Virgina's current oyster season 'bountiful,' as state's 2007 harvest rotation policy helps yields grow over last three years

DELTAVILLE, Virginia , October 24, 2011 () – Oyster season is under way in Virginia, and a state rotation system is paying off with a bountiful harvest.

Oyster harvests have increased for three consecutive years in Virginia. That’s the first time that has happened in a generation.

And it is largely due in part to a 2007 state policy where waters are divvied up into sections that are cycled through over three years, allowing for replenishment.

The bounty is unusual because few of the succulent bivalves could be found in the wild for years now as a result of decades of pollution, ruined habitat and devastating diseases.

The Virginian-Pilot reports that after dropping to nearly zero in 2006, oyster landings topped more than 393,000 pounds in 2009, the last year data were available. That harvest was worth about $3.3 million.

While a far cry from historical catches, state officials, watermen, seafood merchants and some conservationists are still expressing hope.

“Last year was about the best I’ve seen it,” said William Parks, a waterman from Tangier Island who has been harvesting oysters for 36 years. “The rotational system has helped, for sure. There’s more oysters out there, and bigger ones, too.”

Jim Wesson, the state director of oyster replenishment, wants to expand the concept and set up management zones for additional rivers.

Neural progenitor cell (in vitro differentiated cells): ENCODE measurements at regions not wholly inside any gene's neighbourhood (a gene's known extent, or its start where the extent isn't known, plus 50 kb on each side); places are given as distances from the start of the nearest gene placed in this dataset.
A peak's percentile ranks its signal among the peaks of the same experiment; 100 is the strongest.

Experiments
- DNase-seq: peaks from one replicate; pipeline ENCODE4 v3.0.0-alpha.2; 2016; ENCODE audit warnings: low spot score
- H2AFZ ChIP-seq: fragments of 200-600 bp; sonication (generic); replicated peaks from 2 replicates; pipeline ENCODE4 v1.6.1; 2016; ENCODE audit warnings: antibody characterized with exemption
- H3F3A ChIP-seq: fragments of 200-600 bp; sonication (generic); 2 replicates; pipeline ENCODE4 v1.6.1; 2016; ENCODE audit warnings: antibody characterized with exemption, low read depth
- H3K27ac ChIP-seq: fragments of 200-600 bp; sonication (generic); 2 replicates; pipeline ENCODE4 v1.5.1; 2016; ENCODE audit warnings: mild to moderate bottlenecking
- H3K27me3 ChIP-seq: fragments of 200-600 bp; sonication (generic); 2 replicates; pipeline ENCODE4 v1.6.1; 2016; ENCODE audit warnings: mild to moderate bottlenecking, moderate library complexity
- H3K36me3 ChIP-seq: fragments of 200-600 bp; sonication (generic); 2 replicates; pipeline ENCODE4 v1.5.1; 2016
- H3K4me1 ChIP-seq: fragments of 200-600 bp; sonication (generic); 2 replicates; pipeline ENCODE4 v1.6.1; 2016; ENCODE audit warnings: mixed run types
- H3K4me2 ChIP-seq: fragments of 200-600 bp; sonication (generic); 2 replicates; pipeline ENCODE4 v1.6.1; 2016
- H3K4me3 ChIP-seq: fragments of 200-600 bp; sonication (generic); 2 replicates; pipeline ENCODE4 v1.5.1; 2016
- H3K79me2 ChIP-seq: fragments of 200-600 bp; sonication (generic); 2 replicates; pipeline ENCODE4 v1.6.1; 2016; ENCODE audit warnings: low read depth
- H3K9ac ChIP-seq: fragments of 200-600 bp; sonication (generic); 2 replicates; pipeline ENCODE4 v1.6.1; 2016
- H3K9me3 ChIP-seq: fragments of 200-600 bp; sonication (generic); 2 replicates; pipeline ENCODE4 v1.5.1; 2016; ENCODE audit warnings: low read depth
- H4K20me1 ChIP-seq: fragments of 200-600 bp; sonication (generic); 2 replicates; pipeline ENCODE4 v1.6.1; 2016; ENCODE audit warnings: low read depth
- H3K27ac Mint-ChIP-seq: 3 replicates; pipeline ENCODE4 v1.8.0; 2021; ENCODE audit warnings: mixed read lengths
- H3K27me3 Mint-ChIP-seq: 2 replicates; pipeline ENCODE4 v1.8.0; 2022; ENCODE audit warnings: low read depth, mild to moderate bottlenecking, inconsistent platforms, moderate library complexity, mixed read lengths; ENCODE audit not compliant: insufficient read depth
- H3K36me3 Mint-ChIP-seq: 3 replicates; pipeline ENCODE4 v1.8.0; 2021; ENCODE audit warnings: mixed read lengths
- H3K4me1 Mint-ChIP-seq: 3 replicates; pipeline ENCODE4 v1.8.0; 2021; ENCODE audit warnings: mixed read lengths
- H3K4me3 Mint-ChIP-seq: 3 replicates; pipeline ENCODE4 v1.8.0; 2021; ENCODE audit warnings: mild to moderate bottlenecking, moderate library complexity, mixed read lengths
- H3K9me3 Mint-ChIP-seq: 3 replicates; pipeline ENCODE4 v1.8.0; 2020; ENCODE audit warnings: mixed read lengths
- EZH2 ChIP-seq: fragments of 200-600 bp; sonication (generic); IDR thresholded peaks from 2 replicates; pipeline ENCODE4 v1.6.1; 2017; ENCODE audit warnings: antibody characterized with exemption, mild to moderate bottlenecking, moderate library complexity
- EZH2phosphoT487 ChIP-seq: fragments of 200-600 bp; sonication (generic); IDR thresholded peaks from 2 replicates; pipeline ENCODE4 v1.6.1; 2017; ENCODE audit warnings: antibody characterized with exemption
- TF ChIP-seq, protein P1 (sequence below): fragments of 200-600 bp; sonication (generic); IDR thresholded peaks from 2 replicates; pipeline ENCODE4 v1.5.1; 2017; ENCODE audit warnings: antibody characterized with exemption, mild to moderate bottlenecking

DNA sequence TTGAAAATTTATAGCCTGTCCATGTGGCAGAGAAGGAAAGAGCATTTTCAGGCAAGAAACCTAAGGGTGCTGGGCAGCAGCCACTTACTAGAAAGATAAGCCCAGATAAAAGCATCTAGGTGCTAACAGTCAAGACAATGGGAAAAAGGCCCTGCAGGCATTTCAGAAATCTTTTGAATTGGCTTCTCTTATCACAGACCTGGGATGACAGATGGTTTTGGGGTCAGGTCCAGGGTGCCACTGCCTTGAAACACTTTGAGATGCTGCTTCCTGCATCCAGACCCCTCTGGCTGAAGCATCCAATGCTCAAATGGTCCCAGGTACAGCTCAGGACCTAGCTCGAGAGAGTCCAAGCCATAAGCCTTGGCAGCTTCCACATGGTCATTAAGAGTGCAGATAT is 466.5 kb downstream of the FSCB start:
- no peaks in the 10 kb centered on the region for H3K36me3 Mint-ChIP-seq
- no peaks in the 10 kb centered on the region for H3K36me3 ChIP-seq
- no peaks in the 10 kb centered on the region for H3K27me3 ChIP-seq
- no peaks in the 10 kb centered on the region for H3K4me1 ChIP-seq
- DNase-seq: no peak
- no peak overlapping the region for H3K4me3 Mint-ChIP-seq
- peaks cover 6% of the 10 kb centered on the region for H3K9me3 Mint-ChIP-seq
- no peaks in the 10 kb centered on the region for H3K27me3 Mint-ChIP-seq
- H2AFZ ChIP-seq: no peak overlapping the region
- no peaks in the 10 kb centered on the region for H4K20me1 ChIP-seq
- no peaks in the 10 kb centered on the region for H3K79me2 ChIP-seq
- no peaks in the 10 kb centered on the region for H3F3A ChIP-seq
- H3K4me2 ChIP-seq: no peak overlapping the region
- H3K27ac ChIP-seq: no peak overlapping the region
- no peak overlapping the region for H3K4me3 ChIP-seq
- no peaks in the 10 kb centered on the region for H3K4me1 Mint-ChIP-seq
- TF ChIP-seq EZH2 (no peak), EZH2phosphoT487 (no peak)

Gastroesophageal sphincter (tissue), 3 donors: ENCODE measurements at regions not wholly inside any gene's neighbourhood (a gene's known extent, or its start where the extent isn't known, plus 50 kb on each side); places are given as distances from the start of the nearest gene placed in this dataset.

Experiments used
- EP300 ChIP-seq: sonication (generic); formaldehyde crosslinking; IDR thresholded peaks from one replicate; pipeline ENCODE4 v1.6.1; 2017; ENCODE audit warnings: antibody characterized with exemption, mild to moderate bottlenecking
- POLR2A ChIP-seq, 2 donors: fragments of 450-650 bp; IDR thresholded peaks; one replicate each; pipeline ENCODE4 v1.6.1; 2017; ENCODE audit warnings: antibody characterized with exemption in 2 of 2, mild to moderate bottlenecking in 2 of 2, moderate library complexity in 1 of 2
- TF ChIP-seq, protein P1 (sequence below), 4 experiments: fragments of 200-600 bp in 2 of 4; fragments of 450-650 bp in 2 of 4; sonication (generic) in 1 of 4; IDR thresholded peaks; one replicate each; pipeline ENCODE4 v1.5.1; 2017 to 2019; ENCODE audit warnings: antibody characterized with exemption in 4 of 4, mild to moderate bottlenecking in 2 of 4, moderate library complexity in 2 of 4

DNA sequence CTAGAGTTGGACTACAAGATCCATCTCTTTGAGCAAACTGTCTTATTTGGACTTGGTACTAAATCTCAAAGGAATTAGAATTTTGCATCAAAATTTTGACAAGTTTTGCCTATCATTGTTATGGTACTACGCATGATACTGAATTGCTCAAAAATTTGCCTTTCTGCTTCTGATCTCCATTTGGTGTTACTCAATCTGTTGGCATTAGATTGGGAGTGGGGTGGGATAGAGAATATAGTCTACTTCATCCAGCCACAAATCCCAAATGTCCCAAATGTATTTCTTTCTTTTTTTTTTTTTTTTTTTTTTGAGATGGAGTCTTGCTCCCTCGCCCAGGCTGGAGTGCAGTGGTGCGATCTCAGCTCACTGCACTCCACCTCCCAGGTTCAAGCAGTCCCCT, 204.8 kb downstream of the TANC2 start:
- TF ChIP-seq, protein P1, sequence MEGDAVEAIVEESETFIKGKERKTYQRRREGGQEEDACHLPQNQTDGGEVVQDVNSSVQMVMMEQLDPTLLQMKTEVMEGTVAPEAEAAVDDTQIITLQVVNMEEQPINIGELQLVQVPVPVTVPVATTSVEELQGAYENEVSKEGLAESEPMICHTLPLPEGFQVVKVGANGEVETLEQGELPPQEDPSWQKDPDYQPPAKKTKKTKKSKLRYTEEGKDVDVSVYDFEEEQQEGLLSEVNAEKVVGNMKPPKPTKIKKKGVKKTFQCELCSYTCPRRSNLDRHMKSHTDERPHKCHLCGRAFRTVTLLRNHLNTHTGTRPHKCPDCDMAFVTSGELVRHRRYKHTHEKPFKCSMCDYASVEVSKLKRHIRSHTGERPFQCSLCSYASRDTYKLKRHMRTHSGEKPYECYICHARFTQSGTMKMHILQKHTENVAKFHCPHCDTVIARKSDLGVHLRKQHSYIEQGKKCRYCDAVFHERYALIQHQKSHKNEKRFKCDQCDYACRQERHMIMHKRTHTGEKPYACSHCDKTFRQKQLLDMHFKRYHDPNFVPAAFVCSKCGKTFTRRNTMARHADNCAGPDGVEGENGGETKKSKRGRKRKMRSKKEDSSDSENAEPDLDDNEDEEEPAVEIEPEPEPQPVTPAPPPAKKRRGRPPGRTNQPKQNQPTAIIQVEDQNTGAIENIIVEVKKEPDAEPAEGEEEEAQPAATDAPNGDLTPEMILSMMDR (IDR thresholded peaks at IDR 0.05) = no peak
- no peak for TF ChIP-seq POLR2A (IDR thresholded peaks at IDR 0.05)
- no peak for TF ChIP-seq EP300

“For the first time that I’ve ever seen, we’re finally managing our oyster fishery instead of closing everything down or letting everyone take what they want,” said Tommy Kellum, owner of the oyster shucking company. “We’re protecting the resource, giving people work and keeping this industry viable. This is how things should be done.”

But federal officials with the Army Corps of Engineers and the National Oceanic and Atmospheric Administration are not so sure.

They are concerned about spending tax dollars on restoration programs that let watermen take oysters for private gain. Instead, they want Virginia to build sanctuary reefs with no harvesting, reasoning that oysters there might survive diseases and perhaps one day spawn a new generation of disease-resistant stocks.

The debate came to a head this year when Virginia refused to accept $2 million in federal oyster aid, saying it wanted to help restore stocks and benefit the industry.

The two sides reached a truce of sorts, at least for the rest of 2011, and the Army Corps has agreed to study the pros and cons of the rotational system, which should be completed in 2013.

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